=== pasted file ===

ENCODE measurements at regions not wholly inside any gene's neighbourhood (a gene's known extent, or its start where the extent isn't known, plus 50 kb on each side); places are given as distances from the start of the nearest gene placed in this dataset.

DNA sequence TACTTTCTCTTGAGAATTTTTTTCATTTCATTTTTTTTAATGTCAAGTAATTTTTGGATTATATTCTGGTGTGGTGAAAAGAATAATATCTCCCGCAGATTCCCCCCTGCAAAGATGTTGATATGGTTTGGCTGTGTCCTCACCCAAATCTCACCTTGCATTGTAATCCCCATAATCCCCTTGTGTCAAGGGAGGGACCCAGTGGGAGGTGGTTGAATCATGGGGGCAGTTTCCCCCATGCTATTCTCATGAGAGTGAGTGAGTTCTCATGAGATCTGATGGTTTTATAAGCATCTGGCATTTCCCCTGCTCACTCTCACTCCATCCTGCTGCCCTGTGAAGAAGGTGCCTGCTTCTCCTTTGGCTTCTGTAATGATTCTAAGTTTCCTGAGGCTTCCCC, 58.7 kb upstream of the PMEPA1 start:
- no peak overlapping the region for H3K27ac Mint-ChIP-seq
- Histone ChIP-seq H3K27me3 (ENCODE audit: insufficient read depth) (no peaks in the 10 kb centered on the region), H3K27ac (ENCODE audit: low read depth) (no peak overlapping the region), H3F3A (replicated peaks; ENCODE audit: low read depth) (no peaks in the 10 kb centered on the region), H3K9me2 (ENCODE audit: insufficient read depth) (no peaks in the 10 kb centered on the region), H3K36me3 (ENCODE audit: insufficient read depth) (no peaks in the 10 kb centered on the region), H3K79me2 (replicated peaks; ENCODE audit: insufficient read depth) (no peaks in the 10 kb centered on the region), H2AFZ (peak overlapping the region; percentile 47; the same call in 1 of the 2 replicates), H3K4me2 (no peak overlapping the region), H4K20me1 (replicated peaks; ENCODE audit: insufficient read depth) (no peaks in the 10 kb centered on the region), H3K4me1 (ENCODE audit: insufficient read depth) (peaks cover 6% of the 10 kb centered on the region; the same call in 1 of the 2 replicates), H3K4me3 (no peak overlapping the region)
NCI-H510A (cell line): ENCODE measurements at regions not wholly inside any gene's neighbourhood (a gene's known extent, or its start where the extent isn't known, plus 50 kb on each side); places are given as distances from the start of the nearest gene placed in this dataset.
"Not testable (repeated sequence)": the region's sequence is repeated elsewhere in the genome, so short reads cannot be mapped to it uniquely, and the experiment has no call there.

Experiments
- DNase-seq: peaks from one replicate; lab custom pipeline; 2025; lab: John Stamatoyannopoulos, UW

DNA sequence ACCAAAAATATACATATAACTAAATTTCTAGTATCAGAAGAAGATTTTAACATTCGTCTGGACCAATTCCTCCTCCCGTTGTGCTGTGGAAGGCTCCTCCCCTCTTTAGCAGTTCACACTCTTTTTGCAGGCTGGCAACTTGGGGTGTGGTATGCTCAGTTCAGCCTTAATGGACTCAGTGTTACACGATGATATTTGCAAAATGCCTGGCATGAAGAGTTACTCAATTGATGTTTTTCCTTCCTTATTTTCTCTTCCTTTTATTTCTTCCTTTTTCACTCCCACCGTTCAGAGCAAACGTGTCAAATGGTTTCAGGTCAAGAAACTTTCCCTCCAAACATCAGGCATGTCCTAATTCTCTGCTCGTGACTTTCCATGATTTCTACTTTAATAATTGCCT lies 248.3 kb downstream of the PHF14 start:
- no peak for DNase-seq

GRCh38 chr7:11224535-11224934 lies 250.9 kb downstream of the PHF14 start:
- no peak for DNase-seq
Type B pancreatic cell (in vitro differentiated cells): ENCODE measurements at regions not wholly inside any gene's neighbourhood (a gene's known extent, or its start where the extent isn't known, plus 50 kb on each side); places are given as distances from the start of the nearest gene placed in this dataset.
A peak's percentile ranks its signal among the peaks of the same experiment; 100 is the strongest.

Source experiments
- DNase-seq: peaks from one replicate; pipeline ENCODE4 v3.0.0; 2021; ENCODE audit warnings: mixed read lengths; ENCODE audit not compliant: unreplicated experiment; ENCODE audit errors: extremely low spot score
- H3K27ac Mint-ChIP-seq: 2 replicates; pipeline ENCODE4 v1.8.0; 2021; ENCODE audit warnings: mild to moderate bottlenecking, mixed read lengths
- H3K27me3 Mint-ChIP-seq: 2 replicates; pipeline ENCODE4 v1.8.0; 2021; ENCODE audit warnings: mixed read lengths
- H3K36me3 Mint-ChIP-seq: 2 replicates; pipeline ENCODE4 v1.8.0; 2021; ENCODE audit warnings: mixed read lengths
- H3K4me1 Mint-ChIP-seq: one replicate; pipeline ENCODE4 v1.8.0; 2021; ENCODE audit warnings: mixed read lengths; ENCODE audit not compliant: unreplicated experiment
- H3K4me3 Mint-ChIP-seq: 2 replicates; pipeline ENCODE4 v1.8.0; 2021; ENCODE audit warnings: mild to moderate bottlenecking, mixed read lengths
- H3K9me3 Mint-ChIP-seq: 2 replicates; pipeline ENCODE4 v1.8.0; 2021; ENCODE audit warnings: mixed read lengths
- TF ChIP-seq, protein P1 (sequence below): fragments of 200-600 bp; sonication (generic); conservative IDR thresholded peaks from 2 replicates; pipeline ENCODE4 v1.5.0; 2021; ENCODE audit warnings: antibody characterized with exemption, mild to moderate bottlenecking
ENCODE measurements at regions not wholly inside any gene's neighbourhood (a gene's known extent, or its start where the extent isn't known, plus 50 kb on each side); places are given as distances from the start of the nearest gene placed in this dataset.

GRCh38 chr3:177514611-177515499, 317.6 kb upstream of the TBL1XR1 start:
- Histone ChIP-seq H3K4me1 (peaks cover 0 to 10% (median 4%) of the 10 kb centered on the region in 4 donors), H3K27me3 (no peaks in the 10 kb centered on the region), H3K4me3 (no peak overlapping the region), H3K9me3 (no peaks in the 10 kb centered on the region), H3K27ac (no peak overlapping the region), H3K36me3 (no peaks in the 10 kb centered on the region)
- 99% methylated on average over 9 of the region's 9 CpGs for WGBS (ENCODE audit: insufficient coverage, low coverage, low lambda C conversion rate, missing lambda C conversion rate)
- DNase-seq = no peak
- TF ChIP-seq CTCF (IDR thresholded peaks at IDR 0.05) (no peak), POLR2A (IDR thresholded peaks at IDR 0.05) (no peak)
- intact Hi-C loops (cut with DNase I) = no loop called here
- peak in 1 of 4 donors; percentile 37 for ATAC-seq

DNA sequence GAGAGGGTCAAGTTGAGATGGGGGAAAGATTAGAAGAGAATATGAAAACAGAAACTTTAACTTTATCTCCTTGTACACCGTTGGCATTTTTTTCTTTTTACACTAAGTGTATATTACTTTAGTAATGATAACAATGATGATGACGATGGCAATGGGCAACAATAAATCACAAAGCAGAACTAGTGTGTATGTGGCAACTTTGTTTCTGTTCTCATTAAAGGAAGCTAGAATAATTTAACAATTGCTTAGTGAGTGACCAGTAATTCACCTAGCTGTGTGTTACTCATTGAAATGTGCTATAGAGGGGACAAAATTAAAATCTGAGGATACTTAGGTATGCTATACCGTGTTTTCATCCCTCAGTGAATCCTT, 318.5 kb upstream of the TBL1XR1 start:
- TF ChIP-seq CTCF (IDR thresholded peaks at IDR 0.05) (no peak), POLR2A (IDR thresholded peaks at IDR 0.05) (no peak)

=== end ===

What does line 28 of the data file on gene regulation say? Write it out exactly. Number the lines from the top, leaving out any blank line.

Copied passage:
- DNase-seq = no peak